However, finding aligned organizations with larger platforms and influence can help advance an agenda and that power is critical to implementing lasting change. Ideally, a program should focus on both the grassroots efforts and engage local and national politicians to effect change.
What are some of your favorite words of advice?
Trust your gut
Ask for help
Keep your sense of humor
Practice gratitude and humility
Build a solid team
What inspires you when you feel discouraged about the state of things?
Diana: I’m a “glass is half full” optimist, but 2020 and the pandemic certainly took their toll. When I find myself overwhelmed, emotional and in a downward spiral, one or several of these tried-and-true remedies will usually get me back on track: meditation; a good cry; a long, hard mountain bike ride; a thought-provoking podcast; spending time in nature; belly-laughing with my friends.
What’s your favorite natural place: beach? mountains? park?
Diana: While I’m a mountain girl at heart, and love biking, hiking and trail running, there’s something truly grounding and magical about the rhythm of the ocean. Luckily, my daughter will be starting her freshman year at University of Hawaii at Manoa this fall, so I’ll get plenty of time in both my happy places! 😊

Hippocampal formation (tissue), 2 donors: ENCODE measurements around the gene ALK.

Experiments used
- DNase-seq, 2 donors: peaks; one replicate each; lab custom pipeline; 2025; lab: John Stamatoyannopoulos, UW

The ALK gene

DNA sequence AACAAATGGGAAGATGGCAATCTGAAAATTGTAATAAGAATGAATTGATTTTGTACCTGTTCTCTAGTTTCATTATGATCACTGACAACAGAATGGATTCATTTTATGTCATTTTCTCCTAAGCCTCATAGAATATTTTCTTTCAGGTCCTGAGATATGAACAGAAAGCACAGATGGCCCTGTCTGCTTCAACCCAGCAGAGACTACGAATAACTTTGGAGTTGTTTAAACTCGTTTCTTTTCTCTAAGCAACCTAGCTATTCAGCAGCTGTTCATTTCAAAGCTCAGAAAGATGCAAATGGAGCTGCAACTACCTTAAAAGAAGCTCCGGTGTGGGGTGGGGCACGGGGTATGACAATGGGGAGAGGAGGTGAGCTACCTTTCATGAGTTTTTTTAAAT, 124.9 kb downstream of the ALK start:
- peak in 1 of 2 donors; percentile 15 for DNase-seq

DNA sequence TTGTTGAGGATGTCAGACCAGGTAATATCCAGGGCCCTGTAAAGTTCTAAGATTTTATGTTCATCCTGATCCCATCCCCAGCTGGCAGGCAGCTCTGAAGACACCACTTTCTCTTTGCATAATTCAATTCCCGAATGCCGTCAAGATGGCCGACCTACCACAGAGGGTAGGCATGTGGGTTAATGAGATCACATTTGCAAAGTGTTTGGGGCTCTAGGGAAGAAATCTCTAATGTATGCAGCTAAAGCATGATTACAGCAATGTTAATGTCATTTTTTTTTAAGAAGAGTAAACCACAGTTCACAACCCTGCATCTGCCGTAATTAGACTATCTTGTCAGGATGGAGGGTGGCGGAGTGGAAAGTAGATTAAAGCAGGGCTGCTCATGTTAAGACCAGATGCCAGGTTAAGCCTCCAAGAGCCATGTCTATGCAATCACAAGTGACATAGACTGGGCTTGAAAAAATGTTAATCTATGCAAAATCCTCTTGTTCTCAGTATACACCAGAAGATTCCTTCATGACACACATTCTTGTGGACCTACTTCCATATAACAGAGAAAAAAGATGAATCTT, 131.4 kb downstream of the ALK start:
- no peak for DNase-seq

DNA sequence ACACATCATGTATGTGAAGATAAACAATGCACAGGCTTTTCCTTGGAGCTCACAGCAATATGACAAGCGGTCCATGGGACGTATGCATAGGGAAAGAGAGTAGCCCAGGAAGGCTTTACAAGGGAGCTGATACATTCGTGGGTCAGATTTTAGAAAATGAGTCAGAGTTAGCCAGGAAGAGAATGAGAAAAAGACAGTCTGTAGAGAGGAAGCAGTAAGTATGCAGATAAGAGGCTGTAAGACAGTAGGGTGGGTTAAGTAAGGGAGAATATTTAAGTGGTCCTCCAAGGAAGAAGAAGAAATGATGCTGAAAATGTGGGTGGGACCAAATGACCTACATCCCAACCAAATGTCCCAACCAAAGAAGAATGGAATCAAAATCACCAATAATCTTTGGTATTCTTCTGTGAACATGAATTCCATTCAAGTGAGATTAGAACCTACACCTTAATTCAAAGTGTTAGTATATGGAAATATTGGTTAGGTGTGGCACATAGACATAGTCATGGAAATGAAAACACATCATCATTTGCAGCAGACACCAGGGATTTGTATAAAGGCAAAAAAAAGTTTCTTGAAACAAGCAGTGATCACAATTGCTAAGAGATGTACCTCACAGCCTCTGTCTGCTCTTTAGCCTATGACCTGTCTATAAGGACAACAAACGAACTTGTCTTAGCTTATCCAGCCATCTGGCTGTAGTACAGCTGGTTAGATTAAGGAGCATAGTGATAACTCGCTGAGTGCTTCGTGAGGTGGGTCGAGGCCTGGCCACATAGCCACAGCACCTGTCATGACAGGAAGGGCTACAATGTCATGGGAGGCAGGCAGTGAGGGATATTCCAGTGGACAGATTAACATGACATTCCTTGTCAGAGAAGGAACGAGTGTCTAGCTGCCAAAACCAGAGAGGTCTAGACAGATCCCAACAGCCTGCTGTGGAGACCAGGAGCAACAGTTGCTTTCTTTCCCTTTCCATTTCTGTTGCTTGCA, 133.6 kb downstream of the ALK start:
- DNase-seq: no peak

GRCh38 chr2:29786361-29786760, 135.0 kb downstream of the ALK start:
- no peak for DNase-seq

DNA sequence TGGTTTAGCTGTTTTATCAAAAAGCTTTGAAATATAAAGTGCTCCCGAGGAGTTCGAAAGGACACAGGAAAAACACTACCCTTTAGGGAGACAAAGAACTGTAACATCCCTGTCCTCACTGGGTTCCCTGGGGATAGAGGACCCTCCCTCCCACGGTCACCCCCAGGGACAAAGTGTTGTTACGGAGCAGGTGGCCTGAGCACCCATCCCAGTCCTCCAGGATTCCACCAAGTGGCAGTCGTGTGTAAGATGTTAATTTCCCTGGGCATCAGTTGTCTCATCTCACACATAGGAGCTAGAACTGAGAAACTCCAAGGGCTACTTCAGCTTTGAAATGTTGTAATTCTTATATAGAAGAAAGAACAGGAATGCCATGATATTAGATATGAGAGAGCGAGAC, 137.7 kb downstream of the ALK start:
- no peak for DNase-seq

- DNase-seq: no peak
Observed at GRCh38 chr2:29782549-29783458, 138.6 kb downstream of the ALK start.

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Know a great non-profit helping communities clean-up water or providing water to those in need? Drop a comment below and we’ll consider them for future donations.
United Nations Association of the USA Kentucky Division collaborated with WaterStep to create the first water station in Goma, DRC. We are working to raise another $1000 to open the second water station. Your help is appreciated to pay for the huge poly tanks and batteries. TeenaHal@aol.com 502 267-6883; mail to Treasurer Christine Richards, 238 Eastover Drive, Frankfort, KY 40601. We are a 501(c) (3) nonprofit charitable organization so we can provide a letter for tax purposes.